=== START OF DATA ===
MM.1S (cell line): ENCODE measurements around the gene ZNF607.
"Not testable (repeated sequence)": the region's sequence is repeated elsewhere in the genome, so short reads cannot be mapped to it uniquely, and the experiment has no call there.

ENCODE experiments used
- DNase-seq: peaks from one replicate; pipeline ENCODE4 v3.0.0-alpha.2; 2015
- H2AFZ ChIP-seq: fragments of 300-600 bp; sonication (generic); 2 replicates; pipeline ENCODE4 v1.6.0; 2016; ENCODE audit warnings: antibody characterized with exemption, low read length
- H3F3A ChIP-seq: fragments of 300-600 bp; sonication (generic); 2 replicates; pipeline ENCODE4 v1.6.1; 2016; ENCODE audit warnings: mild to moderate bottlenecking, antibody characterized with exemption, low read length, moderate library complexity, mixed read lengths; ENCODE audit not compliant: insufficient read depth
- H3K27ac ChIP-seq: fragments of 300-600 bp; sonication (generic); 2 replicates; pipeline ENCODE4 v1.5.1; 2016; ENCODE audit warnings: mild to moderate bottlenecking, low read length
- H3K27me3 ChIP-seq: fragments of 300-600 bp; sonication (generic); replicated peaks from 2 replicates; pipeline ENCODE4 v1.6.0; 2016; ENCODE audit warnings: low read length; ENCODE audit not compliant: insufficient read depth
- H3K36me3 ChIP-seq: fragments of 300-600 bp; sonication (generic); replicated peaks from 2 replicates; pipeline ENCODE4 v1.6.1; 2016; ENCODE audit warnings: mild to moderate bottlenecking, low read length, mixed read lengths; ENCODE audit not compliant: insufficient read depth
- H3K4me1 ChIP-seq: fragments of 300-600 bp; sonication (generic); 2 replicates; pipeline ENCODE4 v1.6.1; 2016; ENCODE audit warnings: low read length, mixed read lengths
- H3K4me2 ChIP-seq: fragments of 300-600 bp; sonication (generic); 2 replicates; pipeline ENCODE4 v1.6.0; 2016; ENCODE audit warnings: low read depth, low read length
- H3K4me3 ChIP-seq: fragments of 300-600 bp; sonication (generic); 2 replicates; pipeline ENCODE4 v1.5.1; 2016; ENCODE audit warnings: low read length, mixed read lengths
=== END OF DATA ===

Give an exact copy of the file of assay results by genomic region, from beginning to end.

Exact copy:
MM.1S (cell line): ENCODE measurements around the gene ZNF607.
"Not testable (repeated sequence)": the region's sequence is repeated elsewhere in the genome, so short reads cannot be mapped to it uniquely, and the experiment has no call there.

ENCODE experiments used
- DNase-seq: peaks from one replicate; pipeline ENCODE4 v3.0.0-alpha.2; 2015
- H2AFZ ChIP-seq: fragments of 300-600 bp; sonication (generic); 2 replicates; pipeline ENCODE4 v1.6.0; 2016; ENCODE audit warnings: antibody characterized with exemption, low read length
- H3F3A ChIP-seq: fragments of 300-600 bp; sonication (generic); 2 replicates; pipeline ENCODE4 v1.6.1; 2016; ENCODE audit warnings: mild to moderate bottlenecking, antibody characterized with exemption, low read length, moderate library complexity, mixed read lengths; ENCODE audit not compliant: insufficient read depth
- H3K27ac ChIP-seq: fragments of 300-600 bp; sonication (generic); 2 replicates; pipeline ENCODE4 v1.5.1; 2016; ENCODE audit warnings: mild to moderate bottlenecking, low read length
- H3K27me3 ChIP-seq: fragments of 300-600 bp; sonication (generic); replicated peaks from 2 replicates; pipeline ENCODE4 v1.6.0; 2016; ENCODE audit warnings: low read length; ENCODE audit not compliant: insufficient read depth
- H3K36me3 ChIP-seq: fragments of 300-600 bp; sonication (generic); replicated peaks from 2 replicates; pipeline ENCODE4 v1.6.1; 2016; ENCODE audit warnings: mild to moderate bottlenecking, low read length, mixed read lengths; ENCODE audit not compliant: insufficient read depth
- H3K4me1 ChIP-seq: fragments of 300-600 bp; sonication (generic); 2 replicates; pipeline ENCODE4 v1.6.1; 2016; ENCODE audit warnings: low read length, mixed read lengths
- H3K4me2 ChIP-seq: fragments of 300-600 bp; sonication (generic); 2 replicates; pipeline ENCODE4 v1.6.0; 2016; ENCODE audit warnings: low read depth, low read length
- H3K4me3 ChIP-seq: fragments of 300-600 bp; sonication (generic); 2 replicates; pipeline ENCODE4 v1.5.1; 2016; ENCODE audit warnings: low read length, mixed read lengths